Well, you know, what s-way said. I would be heartbroken if both you and she moved (with their respective families) to NJ. Who would I visit in the city?? You're also making me rethink my recent decision to move to Brooklyn myself. Don't forget that the perfect NJ town you're all thinking of has $12,000 in property taxes each year. I hate, hate, hated where I grew up. I was bored most of the time; I watched 8 hours of TV a day. There wasn't anything to do, and unlike the parents I know now, mine didn't take us to ballet class or art class or really attempt to keep us busy outside of the house in any fashion, so we were really stuck inside a hole of nothingness. Remember that if you want Henry to keep busy you'll be doing all of the driving to such places. I would have loved to be able to walk out of my house and down the block to go buy a magazine when I was a kid. Just everyday interactions with strangers would have made me grow up to be a healthier adult. I really do believe that. I think the city teaches you to be a better person; because space is tight you HAVE to learn how to get along with a wide variety of people. And you have to be confident enough to, you know, talk to people. It's a good skill to have.

I just wrote a long long thing about my New England town, its pros and cons, but it has nothing to do with your decision. I think you should look for a bigger, brighter place a little more on the edge of the gentrified areas of your neighborhood. Yards are seriously overrated; go to the country on vacation, go to parks when you're in the city. I think you hate your apartment, not the city. There have to be better apartments out there. Set a time limit for looking. If you can't find a better affordable place after that time, then you can move to the suburbs.

p.s. Both of you are making me want to not have children. What a mess they make of your life!
March 24, 2005 | Unregistered Commenterdebl
Alice-you will probably end up moving to the suburbs, you don't really want to, but deep down think it will be better for your family. If your thinking of moving now you will think of it later and eventually wind up moving.

March 24, 2005 | Unregistered Commentermojavi
p.s. We lived an easy 40-minute train ride from Manhattan and we very rarely went in. I go more frequently now that I live 3 hours away! It's just harder to do things like that with children. Much better to be living there already.
March 24, 2005 | Unregistered Commenterdebl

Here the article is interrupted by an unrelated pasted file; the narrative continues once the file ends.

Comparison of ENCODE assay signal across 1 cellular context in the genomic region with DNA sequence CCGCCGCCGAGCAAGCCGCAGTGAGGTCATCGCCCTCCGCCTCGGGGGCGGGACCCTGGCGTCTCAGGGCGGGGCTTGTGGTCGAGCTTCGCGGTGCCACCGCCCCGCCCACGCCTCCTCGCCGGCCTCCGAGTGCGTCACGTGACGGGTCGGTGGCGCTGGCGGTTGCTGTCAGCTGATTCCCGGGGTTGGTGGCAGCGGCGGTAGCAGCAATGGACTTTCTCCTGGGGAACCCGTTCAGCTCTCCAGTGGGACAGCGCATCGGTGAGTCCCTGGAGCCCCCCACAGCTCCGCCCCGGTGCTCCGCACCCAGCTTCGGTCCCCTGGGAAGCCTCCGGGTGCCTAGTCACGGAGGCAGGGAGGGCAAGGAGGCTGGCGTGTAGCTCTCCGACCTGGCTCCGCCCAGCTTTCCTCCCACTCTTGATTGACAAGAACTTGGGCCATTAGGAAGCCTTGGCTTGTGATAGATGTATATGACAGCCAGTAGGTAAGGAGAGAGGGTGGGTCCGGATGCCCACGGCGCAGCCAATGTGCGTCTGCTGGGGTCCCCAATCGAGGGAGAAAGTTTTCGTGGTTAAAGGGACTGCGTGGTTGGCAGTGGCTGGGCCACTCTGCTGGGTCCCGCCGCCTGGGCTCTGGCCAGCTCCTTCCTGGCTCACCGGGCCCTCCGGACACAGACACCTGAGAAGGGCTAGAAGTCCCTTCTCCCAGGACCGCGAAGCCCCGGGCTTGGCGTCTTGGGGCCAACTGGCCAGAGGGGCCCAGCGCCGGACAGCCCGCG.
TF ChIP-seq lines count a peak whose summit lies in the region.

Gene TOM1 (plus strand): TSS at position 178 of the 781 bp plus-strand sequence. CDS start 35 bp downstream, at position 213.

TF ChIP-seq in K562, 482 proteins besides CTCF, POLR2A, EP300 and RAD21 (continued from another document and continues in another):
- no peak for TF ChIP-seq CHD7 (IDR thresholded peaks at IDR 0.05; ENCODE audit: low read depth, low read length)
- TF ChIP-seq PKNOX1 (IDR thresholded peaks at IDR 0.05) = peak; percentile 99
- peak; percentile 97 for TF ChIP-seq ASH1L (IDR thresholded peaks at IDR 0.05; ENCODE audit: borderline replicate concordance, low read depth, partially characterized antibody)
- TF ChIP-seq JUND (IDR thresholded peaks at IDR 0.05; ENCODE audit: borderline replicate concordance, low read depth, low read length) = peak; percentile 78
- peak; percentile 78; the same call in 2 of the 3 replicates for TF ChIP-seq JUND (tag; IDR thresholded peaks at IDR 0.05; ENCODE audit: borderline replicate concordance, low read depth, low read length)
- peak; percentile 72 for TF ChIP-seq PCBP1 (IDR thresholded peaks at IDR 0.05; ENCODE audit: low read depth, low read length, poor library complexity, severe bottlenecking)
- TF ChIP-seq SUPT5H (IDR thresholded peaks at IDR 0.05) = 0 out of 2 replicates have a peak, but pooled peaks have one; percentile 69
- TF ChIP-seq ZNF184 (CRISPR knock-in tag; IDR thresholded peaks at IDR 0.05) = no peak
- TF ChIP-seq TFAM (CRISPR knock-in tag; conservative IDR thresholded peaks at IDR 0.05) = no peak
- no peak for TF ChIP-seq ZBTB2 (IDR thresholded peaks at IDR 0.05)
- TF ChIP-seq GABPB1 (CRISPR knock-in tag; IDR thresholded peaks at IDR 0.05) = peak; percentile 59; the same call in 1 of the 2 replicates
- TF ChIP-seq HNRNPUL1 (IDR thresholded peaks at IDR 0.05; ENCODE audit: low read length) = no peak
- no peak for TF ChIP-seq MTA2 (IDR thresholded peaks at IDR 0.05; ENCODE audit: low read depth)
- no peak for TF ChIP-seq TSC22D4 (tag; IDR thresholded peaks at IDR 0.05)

p.s. We lived an easy 40-minute train ride from Manhattan and we very rarely went in. I go more frequently now that I live 3 hours away! It's just harder to do things like that with children. Much better to be living there already.
March 24, 2005 | Unregistered Commenterdebl
More $.02. I have the feeling that you're talking about an actual mid-sized town, Alice, not a classic soul-killing, car-dependent suburb. If so, you may be surprised what a good fit for you it could be. I have friends in a little Hudson River town (commuting distance to NY) and there's a cultural life on a small but comfortable scale and an active community to be a part of. It's not Brooklyn, but there are great things about that too.

My vote would be to consider the presence or absence of sidewalks the deciding factor. If you've got 'em, I'd say go for it. That means there will be places you can walk to and some semblance of neighborhood life outdoors, instead of everyone tucked away in their yards. If not, it seems like a recipe for isolation, loneliness, and classic American alienation and Weltschmerz. Maybe this is just me projecting ... but I know that in those early months of my daughter's life I would have gone stark raving mad without places to walk to and adult faces to see. (I live in a biggish Western city in an urban neighborhood, which in some ways might be close to what you're considering. We have a house, though a small one; a yard, though a small one; and the PO, a grocery, and several restaurants and cafes all within stroller reach.)

As many have said, the school district is the biggest deal of all, though.

March 24, 2005 | Unregistered CommenterMary